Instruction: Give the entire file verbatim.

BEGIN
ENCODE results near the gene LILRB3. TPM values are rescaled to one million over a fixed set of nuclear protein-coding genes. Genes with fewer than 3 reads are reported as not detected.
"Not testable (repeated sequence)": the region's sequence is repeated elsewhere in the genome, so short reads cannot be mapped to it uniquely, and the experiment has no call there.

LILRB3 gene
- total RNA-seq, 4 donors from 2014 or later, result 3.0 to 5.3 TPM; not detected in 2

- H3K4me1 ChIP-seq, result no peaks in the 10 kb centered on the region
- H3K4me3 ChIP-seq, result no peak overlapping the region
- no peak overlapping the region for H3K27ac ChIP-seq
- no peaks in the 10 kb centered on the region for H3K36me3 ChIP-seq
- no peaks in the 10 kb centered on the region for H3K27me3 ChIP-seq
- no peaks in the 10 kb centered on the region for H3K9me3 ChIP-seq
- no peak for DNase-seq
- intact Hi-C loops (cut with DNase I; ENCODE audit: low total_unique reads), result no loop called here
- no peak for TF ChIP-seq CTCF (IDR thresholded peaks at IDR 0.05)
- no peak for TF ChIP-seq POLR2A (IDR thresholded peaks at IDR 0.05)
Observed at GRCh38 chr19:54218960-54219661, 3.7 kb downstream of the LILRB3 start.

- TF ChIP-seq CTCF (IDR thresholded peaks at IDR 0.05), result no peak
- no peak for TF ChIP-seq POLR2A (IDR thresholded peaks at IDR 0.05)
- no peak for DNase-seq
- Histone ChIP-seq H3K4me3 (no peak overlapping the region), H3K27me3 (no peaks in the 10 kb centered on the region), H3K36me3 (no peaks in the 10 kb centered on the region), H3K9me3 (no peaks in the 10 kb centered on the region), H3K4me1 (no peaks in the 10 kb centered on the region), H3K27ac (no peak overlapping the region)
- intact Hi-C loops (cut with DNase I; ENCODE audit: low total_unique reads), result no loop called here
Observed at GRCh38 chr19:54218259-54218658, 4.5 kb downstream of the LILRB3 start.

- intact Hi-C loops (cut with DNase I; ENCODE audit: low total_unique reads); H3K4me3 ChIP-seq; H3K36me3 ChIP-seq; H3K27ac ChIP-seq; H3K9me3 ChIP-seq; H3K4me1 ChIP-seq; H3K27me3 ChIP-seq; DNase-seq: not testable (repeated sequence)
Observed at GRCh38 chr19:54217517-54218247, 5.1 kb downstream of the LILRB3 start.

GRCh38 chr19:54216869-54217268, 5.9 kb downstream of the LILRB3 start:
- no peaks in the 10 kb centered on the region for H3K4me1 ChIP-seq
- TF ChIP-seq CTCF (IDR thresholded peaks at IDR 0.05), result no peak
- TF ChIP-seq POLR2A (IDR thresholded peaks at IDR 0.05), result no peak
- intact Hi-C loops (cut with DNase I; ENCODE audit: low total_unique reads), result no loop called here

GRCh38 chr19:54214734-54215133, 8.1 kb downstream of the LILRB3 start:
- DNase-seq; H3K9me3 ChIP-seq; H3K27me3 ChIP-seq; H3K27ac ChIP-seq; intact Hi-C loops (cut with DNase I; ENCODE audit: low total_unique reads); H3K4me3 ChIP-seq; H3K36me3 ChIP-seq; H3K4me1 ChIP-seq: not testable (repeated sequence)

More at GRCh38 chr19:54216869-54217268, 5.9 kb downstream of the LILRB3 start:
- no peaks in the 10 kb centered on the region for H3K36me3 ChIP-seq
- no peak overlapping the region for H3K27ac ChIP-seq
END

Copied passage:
ENCODE results near the gene LILRB3. TPM values are rescaled to one million over a fixed set of nuclear protein-coding genes. Genes with fewer than 3 reads are reported as not detected.
"Not testable (repeated sequence)": the region's sequence is repeated elsewhere in the genome, so short reads cannot be mapped to it uniquely, and the experiment has no call there.

LILRB3 gene
- total RNA-seq, 4 donors from 2014 or later, result 3.0 to 5.3 TPM; not detected in 2

- H3K4me1 ChIP-seq, result no peaks in the 10 kb centered on the region
- H3K4me3 ChIP-seq, result no peak overlapping the region
- no peak overlapping the region for H3K27ac ChIP-seq
- no peaks in the 10 kb centered on the region for H3K36me3 ChIP-seq
- no peaks in the 10 kb centered on the region for H3K27me3 ChIP-seq
- no peaks in the 10 kb centered on the region for H3K9me3 ChIP-seq
- no peak for DNase-seq
- intact Hi-C loops (cut with DNase I; ENCODE audit: low total_unique reads), result no loop called here
- no peak for TF ChIP-seq CTCF (IDR thresholded peaks at IDR 0.05)
- no peak for TF ChIP-seq POLR2A (IDR thresholded peaks at IDR 0.05)
Observed at GRCh38 chr19:54218960-54219661, 3.7 kb downstream of the LILRB3 start.

- TF ChIP-seq CTCF (IDR thresholded peaks at IDR 0.05), result no peak
- no peak for TF ChIP-seq POLR2A (IDR thresholded peaks at IDR 0.05)
- no peak for DNase-seq
- Histone ChIP-seq H3K4me3 (no peak overlapping the region), H3K27me3 (no peaks in the 10 kb centered on the region), H3K36me3 (no peaks in the 10 kb centered on the region), H3K9me3 (no peaks in the 10 kb centered on the region), H3K4me1 (no peaks in the 10 kb centered on the region), H3K27ac (no peak overlapping the region)
- intact Hi-C loops (cut with DNase I; ENCODE audit: low total_unique reads), result no loop called here
Observed at GRCh38 chr19:54218259-54218658, 4.5 kb downstream of the LILRB3 start.

- intact Hi-C loops (cut with DNase I; ENCODE audit: low total_unique reads); H3K4me3 ChIP-seq; H3K36me3 ChIP-seq; H3K27ac ChIP-seq; H3K9me3 ChIP-seq; H3K4me1 ChIP-seq; H3K27me3 ChIP-seq; DNase-seq: not testable (repeated sequence)
Observed at GRCh38 chr19:54217517-54218247, 5.1 kb downstream of the LILRB3 start.

GRCh38 chr19:54216869-54217268, 5.9 kb downstream of the LILRB3 start:
- no peaks in the 10 kb centered on the region for H3K4me1 ChIP-seq
- TF ChIP-seq CTCF (IDR thresholded peaks at IDR 0.05), result no peak
- TF ChIP-seq POLR2A (IDR thresholded peaks at IDR 0.05), result no peak
- intact Hi-C loops (cut with DNase I; ENCODE audit: low total_unique reads), result no loop called here

GRCh38 chr19:54214734-54215133, 8.1 kb downstream of the LILRB3 start:
- DNase-seq; H3K9me3 ChIP-seq; H3K27me3 ChIP-seq; H3K27ac ChIP-seq; intact Hi-C loops (cut with DNase I; ENCODE audit: low total_unique reads); H3K4me3 ChIP-seq; H3K36me3 ChIP-seq; H3K4me1 ChIP-seq: not testable (repeated sequence)

More at GRCh38 chr19:54216869-54217268, 5.9 kb downstream of the LILRB3 start:
- no peaks in the 10 kb centered on the region for H3K36me3 ChIP-seq
- no peak overlapping the region for H3K27ac ChIP-seq